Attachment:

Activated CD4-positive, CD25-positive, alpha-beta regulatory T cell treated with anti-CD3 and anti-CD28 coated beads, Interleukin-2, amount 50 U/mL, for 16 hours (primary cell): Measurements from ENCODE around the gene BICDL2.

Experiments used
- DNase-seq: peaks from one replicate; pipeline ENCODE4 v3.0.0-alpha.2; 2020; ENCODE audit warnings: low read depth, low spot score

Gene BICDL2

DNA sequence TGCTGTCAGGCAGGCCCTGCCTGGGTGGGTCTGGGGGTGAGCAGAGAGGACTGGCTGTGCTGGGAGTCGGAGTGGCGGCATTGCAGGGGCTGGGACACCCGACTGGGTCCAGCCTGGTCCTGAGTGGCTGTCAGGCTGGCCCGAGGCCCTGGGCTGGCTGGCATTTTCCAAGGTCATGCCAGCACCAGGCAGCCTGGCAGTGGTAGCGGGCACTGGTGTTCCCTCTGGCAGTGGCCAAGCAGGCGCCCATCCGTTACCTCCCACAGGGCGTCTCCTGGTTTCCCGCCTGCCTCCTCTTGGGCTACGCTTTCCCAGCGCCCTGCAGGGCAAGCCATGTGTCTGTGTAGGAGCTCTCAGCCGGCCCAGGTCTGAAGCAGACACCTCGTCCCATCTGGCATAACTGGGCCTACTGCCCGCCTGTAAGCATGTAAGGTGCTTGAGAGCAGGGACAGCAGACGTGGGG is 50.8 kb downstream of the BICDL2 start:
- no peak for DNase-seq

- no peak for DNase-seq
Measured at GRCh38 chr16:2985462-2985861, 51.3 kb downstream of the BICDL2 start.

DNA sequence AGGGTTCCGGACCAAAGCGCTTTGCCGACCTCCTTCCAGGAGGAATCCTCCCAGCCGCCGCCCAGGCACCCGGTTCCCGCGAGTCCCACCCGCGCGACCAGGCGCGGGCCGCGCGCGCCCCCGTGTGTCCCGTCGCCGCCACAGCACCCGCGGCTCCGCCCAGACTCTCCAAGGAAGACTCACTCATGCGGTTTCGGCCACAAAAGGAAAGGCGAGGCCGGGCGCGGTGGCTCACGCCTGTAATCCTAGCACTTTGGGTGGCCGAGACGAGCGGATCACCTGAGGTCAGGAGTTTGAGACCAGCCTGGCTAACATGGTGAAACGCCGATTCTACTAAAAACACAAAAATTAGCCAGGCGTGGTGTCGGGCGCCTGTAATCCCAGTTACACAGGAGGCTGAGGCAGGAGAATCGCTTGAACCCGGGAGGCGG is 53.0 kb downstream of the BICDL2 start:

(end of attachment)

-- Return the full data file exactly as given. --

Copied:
Activated CD4-positive, CD25-positive, alpha-beta regulatory T cell treated with anti-CD3 and anti-CD28 coated beads, Interleukin-2, amount 50 U/mL, for 16 hours (primary cell): Measurements from ENCODE around the gene BICDL2.

Experiments used
- DNase-seq: peaks from one replicate; pipeline ENCODE4 v3.0.0-alpha.2; 2020; ENCODE audit warnings: low read depth, low spot score

Gene BICDL2

DNA sequence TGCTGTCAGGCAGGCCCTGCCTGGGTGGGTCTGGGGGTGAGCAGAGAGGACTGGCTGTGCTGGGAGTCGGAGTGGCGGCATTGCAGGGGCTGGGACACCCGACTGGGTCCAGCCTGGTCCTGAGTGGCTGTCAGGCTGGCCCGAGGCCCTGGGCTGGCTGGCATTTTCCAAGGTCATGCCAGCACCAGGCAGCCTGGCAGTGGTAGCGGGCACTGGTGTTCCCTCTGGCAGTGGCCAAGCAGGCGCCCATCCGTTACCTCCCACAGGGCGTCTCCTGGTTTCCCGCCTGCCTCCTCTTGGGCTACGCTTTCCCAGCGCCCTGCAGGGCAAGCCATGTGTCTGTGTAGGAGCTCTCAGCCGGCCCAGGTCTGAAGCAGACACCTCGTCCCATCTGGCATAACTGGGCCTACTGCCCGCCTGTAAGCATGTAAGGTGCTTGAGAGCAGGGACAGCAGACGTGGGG is 50.8 kb downstream of the BICDL2 start:
- no peak for DNase-seq

- no peak for DNase-seq
Measured at GRCh38 chr16:2985462-2985861, 51.3 kb downstream of the BICDL2 start.

DNA sequence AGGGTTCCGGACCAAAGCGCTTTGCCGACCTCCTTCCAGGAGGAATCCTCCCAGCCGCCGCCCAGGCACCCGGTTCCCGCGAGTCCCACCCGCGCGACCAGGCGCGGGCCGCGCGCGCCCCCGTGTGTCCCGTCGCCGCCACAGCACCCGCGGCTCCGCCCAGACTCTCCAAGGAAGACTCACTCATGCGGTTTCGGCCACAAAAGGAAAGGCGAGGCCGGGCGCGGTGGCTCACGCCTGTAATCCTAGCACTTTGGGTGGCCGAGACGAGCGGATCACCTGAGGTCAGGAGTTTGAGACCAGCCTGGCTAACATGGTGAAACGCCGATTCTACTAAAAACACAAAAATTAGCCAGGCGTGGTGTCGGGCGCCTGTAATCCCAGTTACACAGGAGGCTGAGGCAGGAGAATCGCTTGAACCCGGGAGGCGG is 53.0 kb downstream of the BICDL2 start: